Wine making is a craft that date back thousands of years and in Spain wine makers not only strive to create the best wine possible they design spectacular facilities in which to do so, making a destination in itself. There are thousands of vineyards all across Spain, big and small producing some of the best wines in the world, each making their wine with passion. Many bodegas take wine making a step farther, creating unique design spaces in which to produce their beloved beverage, combining ancient recipes with high tech production techniques housing the process in spaces one could call art. I think one of the things I love most in Spain is their desire to create something new while maintaining the best of the old and there is no better example than the architectural design on wineries, some dating back hundreds of years. By no means are my choices the only ones in Spain but here are my favorites architecturally most spectacular bodegas in Spain.
The hotel bodega of Marqués de Riscal wineries is by far one of the best known avant-garde designs in Spain. Designed by one of the distinctive architects of our time, Frank Gehry, the multi colored metal waved roof stands out among the vines and can be seen from miles away. Located in the Alava Elciego in the Rioja region, the building is covered with titanium on the new structure and incorporates all of the old structures into itself.
Frank Gehry wanted his work to represent the surrounding vineyard; pink to represent red wine, gold mesh to represent the Riscal bottles and silver to represent the bottle top. Called the city of wine, the facility is set on 100,000 m2 and is devoted to creating, caring for, and study of wine. Here you can visit for tours and tasting and even spend the night. They have created the Hotel Marqués de Riscal, A Luxury Collection Hotel with a 5 star rating making it a destination in itself. Marques de Riscal is a must see on any wine excursion to La Rioja, Spain.
Just on the outskirts of the medieval town of Laguardia, only only ten minute drive from Marques de Riscal, the YSIOS winery and is one of the most beautiful areas in Rioja Alavesa. Originally conceived as a cathedral of wine, the facilities were designed by the Valencian architect Santiago Calatrava and inaugurated in 2001.
From a distance the bodegas could be mistaken for a modern church with an undulating wave like roof top that fits right into the green expanse of grape vines. The roof is the part that stands out most and was designed to represent sea waves over the vines. The interior is simple and they layout of the barrel room emulates the waves in the roof.
The Bodega Ysios has differentiated itself by its innovative spirit and unique aesthetic if not for its wine.
In the heart of the Ribera del Duero wine region, east of La Rioja, Bodegas Protos rests just below the medieval Castle of Peñafiel. This XXI century work was designed by Rogers Stirk Harbour and Alonso Balaguer y Arquitectos Asociados. The design is based on a contemporary reinterpretation of traditional wine cellar construction in the region.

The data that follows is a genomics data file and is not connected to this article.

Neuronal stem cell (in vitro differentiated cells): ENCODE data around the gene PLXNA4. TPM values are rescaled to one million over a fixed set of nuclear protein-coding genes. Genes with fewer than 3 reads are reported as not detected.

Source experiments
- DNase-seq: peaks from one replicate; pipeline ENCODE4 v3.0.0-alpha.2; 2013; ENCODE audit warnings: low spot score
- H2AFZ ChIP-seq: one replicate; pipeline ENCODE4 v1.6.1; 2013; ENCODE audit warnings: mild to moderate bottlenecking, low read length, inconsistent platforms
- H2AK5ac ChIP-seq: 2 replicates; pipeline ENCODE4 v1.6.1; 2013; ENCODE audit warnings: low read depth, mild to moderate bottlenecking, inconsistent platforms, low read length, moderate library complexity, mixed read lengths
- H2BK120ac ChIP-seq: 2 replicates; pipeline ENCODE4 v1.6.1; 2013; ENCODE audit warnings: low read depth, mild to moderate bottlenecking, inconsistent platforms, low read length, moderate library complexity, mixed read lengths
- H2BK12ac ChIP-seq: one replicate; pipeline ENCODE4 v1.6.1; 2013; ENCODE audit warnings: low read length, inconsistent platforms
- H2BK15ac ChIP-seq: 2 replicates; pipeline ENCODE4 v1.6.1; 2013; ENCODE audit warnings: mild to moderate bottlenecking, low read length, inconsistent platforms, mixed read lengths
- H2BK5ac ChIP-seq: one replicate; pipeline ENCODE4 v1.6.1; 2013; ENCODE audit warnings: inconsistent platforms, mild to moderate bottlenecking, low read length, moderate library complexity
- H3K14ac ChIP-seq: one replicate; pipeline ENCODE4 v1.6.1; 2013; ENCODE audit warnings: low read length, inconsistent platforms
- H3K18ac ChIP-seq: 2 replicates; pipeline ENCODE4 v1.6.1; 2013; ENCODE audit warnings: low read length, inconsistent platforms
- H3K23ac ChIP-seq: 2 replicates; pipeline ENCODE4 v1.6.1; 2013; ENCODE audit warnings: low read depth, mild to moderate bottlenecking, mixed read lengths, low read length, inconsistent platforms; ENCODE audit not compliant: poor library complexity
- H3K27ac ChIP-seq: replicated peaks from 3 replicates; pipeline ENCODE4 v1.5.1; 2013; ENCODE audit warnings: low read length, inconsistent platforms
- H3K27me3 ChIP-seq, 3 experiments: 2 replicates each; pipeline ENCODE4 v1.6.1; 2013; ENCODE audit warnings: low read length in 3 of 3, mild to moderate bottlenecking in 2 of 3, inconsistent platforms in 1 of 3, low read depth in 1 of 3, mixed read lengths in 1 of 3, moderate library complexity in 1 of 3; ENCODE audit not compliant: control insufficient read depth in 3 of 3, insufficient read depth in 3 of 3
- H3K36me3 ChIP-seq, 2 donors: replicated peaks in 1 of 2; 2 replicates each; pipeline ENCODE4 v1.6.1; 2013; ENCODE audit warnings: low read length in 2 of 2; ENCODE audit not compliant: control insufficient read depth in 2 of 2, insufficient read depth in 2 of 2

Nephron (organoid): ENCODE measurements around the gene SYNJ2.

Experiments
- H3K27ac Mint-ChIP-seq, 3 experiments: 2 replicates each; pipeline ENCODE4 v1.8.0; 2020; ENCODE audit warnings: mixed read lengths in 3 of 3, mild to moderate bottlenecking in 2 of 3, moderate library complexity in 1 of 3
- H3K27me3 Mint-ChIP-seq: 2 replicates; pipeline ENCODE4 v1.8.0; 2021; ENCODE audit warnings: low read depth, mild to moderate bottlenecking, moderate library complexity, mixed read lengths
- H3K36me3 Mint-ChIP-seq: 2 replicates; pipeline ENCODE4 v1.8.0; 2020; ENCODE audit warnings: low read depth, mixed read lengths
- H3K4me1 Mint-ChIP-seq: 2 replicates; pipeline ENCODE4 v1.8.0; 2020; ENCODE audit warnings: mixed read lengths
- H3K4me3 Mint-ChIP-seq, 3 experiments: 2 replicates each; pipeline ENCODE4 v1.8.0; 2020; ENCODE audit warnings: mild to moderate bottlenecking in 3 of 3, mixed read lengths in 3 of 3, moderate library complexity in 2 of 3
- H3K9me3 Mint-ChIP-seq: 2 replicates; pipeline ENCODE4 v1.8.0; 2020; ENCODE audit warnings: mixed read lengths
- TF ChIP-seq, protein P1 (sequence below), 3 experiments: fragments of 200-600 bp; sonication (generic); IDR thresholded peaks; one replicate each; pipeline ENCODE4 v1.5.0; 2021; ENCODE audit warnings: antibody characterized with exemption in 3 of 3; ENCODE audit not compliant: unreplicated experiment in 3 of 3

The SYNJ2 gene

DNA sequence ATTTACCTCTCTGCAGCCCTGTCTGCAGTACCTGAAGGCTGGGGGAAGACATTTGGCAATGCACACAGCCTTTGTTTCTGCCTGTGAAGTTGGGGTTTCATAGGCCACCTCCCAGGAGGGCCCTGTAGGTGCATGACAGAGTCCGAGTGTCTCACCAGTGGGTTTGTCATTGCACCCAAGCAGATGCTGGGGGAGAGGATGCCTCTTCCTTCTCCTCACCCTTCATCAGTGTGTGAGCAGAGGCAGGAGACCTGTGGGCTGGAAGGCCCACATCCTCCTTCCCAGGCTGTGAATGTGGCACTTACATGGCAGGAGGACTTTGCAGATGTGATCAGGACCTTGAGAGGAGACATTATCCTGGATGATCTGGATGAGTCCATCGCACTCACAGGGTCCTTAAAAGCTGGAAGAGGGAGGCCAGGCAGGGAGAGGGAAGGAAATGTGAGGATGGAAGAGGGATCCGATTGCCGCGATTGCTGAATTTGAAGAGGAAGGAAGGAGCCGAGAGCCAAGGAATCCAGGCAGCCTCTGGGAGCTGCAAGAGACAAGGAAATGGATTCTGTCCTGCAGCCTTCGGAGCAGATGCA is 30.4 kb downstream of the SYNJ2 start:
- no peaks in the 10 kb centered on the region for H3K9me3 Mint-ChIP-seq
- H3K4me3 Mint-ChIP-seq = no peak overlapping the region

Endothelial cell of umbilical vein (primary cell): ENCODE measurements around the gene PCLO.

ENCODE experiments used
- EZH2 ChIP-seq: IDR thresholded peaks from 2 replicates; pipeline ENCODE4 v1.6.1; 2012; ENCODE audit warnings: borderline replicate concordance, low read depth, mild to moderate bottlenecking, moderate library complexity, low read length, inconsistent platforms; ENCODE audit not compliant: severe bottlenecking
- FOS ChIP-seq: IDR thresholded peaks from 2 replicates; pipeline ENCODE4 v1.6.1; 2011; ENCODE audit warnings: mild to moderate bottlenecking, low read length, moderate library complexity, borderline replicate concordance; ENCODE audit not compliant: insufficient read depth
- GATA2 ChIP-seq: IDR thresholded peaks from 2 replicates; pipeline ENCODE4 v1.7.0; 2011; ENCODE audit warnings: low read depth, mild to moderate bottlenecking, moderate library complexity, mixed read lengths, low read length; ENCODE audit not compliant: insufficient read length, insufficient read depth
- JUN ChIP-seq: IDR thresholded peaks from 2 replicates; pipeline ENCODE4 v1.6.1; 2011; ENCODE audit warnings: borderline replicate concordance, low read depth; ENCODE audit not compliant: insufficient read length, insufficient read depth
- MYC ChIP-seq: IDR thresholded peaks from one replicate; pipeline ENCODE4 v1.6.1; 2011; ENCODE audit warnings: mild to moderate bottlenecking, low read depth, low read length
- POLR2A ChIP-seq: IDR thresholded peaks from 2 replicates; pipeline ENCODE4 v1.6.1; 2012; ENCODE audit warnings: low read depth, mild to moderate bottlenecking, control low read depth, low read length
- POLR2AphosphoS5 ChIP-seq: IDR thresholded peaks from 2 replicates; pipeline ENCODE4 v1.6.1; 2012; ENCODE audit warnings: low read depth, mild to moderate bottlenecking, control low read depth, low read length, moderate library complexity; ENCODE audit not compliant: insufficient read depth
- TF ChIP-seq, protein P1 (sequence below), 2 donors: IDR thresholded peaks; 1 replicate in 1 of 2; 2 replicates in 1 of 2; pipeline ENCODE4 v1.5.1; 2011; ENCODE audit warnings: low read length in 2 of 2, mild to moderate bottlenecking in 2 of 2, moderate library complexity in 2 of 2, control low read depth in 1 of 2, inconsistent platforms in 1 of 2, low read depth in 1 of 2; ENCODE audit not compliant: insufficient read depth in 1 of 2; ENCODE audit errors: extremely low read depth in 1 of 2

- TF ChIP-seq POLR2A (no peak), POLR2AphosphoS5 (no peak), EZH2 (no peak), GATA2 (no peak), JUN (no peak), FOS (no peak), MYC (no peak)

Making use of this idea, most of the wine production and aging facilities are all buried underground, taking advantage of the cool and consistent temperatures. The rest of the structure above ground is a reinterpretation of vault-shaped winery construction methods. The roof is made of parabolic arches of laminated wood and terra-cotta and is referred to as the “light structure” bringing day light into the work space. What I love about the Protos bodega is its position below the castle that has its origins back to 943, again the ancient and new seemingly fitting very well together.
The winery rests on a privileged location in La Rioja, nestled on a hill overlooking the Ebro Valley and the Sierra de Cantabria. Approximately 80% of the Bodega Regalia de Ollauri is buried under the mountain, taking advantage of gravity for transporting and processing the grape throughout the facility.
The building is heated and cooled using geothermal energy. Warm water is pumped from below to the surface during winter and cool water during summer. The bodega even produces a special wine called “Versum” made solely from its geothermal energy. The winery boast that they are the only winery in the world using this technology. It is one of the most innovative designs in the world and in 2007 won the International Prize Best of wine tourism in the architecture category.
This next design is more like something you would see in Dr No rather than a winery. A Norman Foster design, Portia Bodega is built like a three-pointed star resembling a kind of futuristic bunker or giant automobile hood ornament. Perhaps not the most appealing structure from above but the details and interiors are not quite like any other winery I have seen.
The building is divided into three spokes, each containing its own section of production, one holds the production, the other fermentation barrels and the other the bottling – all joined by a nucleus that houses the rest of the facility. Just to witness the room with wine rack panels is worth the trip. Some of the most striking features are the central staircase, the monumental barrel cellar, the view from the restaurant. The winery has received an award from the Royal Institute of British Architects for its design.
Ron Otto is Onwer of Best in Spain.